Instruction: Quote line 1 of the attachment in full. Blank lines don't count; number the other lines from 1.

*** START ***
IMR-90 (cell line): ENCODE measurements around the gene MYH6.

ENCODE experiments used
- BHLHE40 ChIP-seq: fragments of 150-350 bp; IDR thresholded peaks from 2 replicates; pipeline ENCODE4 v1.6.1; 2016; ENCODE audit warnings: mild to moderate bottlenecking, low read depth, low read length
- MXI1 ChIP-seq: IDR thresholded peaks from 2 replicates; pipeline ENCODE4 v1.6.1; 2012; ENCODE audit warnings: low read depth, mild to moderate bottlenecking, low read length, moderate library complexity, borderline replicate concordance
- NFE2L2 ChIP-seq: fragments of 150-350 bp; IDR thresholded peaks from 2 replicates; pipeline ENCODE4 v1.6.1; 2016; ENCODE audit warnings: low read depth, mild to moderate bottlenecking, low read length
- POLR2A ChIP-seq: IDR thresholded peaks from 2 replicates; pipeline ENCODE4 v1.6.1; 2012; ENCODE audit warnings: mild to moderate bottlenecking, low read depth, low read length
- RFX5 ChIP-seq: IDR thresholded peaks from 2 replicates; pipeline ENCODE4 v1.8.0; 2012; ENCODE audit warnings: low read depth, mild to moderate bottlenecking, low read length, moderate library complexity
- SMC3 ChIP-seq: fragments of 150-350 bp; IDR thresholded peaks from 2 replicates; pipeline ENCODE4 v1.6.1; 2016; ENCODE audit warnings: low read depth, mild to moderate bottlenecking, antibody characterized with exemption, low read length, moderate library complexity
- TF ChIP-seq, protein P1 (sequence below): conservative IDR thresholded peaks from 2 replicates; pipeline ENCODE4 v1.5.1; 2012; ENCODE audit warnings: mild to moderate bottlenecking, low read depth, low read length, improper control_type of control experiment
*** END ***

IMR-90 (cell line): ENCODE measurements around the gene MYH6.